I have been thinking a lot about the Friends reunion.
Not, I should probably add, because I watched it. Friends debuted the fall of my first year in university and I did not spend much time in front of a television set that year, or for many years to come, though I’ve seen my fair share of episodes during reruns and more recently on streaming.
What caught my ear, is what seemed to catch the eye of many of my friends who did watch, namely, how much “work” some of the actors had had done to their faces (not perhaps news to anyone who watched the Morning Show). Depending on who I was talking to, three had let themselves age, or two had. (Lisa Kudrow seemed to fall on the pro let age have its way with me side, which is notable in so far as we tend to ascribe “work” to women, when it’s increasingly becoming clear this is less frequently the case.)
Here in New York, as we move back to somewhat normalized socializing (or FOMO, as New York magazine, aptly captioned it) I’ve been to more than a few dinner parties where the conversation has turned to ways in which we as women are dressing, and ways in which we will absolutely definitely not be dressing going forward. No more heels, is an assertion I’ve heard more than once. A year of flat- footing it around appears to have forced a lot of us to consider the appeal of back and foot pain and there is none. No more underwire bras, is another. As Bustle said the other week “Good Luck Getting Us To Wear Real Bras Again!” If you are a bra maker, now might be a good time to consider getting in on the wireless bra market, based solely on my anecdotal research of cocktail party conversations in the last two weeks. People might be eager to get out of their sweats, but I’ve not yet encountered anyone eager to get back into anything requiring spanx. Meanwhile, women are rhapsodizing over the beauty of their Covid hair.
These are all conversations, of course, had amongst women who are able to exercise some control over their appearance. I was reminded of this during a picnic last weekend when a friend who was shifting to in-person teaching at an Ivy League college for the first time this fall was considering what wardrobe she should invest in. For the past year she had only required enough for the Zoom frame: a small variety of earrings and a tailored jacket. I asked her whether she couldn’t just stick with that and add, say, a pair of leggings? Not a chance, she said. Students would not find that acceptable and much of her salary was based on student reviews. (No doubt, men are held to the same professional standards, it’s just that, and I am not exactly revealing anything new here, men’s professional wardrobes are comfortable.)
Women, as anyone with an internet connection knows, have shouldered the burden of the pandemic. I’m not even going to go over the numbers because it’s Friday in June and if you are a woman you probably don’t need to be reminded of how bad it’s been (if you are a man, read the above link). The only thing they might not have been asked to do is shoulder it in high heels and spanx. As we make a return to the world, women, and this goes double for women of color who are up against white assumptions about what “professional” should look like, are coming up hard against cultural expectations vs what they might actually feel comfortable doing.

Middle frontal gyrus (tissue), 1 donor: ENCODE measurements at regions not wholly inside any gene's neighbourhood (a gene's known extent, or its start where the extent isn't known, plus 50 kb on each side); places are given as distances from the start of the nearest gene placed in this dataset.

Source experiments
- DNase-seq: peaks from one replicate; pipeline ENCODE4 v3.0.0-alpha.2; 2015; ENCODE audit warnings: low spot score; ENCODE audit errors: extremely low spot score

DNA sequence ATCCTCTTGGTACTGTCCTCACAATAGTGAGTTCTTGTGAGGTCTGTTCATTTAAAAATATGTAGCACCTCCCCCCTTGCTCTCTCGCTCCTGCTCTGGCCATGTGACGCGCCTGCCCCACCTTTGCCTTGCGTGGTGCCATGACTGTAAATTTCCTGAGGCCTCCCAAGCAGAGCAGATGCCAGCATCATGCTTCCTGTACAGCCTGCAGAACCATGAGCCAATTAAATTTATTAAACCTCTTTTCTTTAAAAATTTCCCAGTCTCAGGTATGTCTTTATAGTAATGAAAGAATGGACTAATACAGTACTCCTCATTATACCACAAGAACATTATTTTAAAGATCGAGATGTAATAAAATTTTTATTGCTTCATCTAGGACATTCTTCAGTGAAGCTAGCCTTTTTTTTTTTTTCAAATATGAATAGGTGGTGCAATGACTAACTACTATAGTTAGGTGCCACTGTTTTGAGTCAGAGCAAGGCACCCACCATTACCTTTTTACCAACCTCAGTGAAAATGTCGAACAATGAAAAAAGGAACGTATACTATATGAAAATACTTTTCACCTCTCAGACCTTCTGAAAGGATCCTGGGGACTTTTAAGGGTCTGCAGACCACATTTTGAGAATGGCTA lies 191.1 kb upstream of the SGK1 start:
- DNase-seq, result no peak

Which brings me back to Friends. It is not considered feminist to remark harshly on the decisions women make about their appearance. Particularly women in the public eye. And yet, I have been struck again and again when I turn to my screen to watch stories of strong women, or aging women, or powerful women, the story I am also absorbing is the story of fillers. It’s reached the point where I find I can no longer enjoy Nicole Kidman or Jennifer Aniston on screen no matter how good the writing or acting because their faces are so distracting (and I love you Kate Winslet, and no doubt one of the reasons Mare is getting so much attention is the unfiltered nature of its heroine, but all this natural talk is a bit much). I’m fairly certain half the reason I enjoyed Nomadland is because Frances McDormand was such a relief on the eyes.
And so, even as I walk around the East Village on a hot Saturday afternoon surrounded by young women in loose attire with nary a seeming nod to trend beyond comfort, I cannot escape the fact that the professional world of my screen shows me only women who have so visibly internalized some belief in the value of youth? The male gaze? Patriarchy? Their faces have been deformed by it. And I don’t just mean women over forty worried about their necks! I mean I watched Unzipped the other day, the iconic nineties fashion film, and my biggest takeaway was that all the supermodels were so normal looking compared to the filled faces of today’s Kardashians and Jenners and Hadids. Imagine ever thinking Naomi or Carla were normal looking.
It’s not shocking that after a year of gazing at our faces up close on zoom we might be eager to erase some reality. Nor is the desire to appear younger new. But as we are raced back to the office and into life, and into systems which increasingly punish women for being women, it might be worth considering what changes we are willing to put our money and energy towards, and why, and who is benefitting and who is being punished for it in the end.